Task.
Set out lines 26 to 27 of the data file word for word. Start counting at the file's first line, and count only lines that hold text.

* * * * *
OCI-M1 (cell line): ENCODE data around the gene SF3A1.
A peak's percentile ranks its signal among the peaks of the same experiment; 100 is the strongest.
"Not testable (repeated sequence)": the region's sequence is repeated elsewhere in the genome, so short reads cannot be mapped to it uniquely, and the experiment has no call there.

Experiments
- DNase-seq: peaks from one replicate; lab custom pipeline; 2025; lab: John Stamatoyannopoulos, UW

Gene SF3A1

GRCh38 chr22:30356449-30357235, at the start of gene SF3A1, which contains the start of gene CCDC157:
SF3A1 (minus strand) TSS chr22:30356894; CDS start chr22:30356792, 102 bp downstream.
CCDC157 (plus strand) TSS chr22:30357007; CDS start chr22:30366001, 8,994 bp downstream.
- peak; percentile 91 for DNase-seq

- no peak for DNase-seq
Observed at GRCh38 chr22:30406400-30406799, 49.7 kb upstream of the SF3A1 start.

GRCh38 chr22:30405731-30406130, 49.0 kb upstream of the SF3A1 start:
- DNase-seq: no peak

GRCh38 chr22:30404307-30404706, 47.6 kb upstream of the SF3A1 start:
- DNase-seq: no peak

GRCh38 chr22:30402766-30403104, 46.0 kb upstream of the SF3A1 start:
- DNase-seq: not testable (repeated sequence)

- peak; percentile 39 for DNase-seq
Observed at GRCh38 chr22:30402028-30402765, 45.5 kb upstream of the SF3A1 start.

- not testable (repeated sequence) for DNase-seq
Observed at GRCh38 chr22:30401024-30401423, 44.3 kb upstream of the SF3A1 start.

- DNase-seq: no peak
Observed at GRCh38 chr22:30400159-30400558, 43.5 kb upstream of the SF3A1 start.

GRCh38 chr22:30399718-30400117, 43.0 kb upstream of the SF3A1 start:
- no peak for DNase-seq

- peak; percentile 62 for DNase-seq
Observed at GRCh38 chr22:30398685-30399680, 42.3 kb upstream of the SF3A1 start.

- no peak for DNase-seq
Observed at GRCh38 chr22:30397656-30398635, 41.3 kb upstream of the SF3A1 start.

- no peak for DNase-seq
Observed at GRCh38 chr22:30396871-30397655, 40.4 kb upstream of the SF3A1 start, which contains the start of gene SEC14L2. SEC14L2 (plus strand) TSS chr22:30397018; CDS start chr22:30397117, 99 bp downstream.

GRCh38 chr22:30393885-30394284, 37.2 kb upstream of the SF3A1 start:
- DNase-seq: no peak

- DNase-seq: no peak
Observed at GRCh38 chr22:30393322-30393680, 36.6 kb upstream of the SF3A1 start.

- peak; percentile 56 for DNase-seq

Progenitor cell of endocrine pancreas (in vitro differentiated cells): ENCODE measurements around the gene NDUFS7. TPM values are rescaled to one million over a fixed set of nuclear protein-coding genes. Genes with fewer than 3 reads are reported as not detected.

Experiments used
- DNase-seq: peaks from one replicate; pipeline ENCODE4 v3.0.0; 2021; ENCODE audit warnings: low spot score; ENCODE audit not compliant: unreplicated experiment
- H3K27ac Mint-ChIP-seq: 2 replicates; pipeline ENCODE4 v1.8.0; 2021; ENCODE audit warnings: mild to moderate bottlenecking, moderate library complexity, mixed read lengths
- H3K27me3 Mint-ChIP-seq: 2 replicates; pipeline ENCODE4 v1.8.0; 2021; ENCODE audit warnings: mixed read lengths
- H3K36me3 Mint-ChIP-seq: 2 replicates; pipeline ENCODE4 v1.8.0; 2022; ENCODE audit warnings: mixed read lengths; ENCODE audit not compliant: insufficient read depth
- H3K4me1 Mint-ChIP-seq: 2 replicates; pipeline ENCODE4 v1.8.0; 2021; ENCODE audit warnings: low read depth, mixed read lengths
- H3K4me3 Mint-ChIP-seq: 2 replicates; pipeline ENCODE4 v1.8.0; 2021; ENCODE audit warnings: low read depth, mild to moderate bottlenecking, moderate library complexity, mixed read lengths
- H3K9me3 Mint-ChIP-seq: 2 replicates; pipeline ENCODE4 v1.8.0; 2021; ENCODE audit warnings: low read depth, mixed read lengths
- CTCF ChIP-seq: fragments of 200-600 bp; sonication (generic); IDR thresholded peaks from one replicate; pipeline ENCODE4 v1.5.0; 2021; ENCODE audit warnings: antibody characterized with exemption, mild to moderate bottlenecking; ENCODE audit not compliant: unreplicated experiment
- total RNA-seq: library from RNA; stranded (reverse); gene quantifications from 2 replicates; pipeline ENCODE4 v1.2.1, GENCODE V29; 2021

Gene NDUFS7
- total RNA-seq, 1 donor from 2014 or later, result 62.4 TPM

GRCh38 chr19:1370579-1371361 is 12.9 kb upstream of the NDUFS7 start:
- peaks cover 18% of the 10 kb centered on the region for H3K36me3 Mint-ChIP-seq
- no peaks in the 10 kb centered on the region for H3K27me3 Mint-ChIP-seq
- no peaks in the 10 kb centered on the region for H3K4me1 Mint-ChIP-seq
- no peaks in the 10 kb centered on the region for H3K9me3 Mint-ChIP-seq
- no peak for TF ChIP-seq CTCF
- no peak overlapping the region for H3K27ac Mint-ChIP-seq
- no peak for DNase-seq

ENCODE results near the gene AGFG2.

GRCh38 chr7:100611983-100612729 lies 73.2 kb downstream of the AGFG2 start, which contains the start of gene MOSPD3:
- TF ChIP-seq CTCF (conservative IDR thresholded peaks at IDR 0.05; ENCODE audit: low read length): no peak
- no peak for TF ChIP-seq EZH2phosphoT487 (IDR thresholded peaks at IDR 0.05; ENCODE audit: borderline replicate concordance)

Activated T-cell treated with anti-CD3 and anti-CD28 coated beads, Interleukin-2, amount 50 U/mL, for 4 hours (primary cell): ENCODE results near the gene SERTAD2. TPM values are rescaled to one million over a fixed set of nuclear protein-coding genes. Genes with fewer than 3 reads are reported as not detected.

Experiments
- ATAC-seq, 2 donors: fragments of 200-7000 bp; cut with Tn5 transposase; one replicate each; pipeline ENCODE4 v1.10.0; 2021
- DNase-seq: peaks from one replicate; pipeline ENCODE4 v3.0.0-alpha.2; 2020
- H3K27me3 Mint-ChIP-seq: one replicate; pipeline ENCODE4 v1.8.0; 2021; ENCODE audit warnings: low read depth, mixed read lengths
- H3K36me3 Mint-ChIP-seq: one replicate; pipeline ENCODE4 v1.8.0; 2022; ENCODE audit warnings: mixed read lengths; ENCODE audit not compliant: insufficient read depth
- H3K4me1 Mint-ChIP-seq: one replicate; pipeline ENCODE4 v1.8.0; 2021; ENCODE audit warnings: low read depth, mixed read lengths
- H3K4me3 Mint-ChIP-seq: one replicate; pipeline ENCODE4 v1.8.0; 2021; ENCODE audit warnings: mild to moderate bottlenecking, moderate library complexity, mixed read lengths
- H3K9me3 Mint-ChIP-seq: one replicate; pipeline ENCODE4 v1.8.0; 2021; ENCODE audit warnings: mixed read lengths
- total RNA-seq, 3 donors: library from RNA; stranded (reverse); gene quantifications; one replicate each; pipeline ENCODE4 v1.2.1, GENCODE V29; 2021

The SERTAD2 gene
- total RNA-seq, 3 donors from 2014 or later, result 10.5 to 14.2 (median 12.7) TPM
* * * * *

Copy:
- no peak for DNase-seq

- peak; percentile 62 for DNase-seq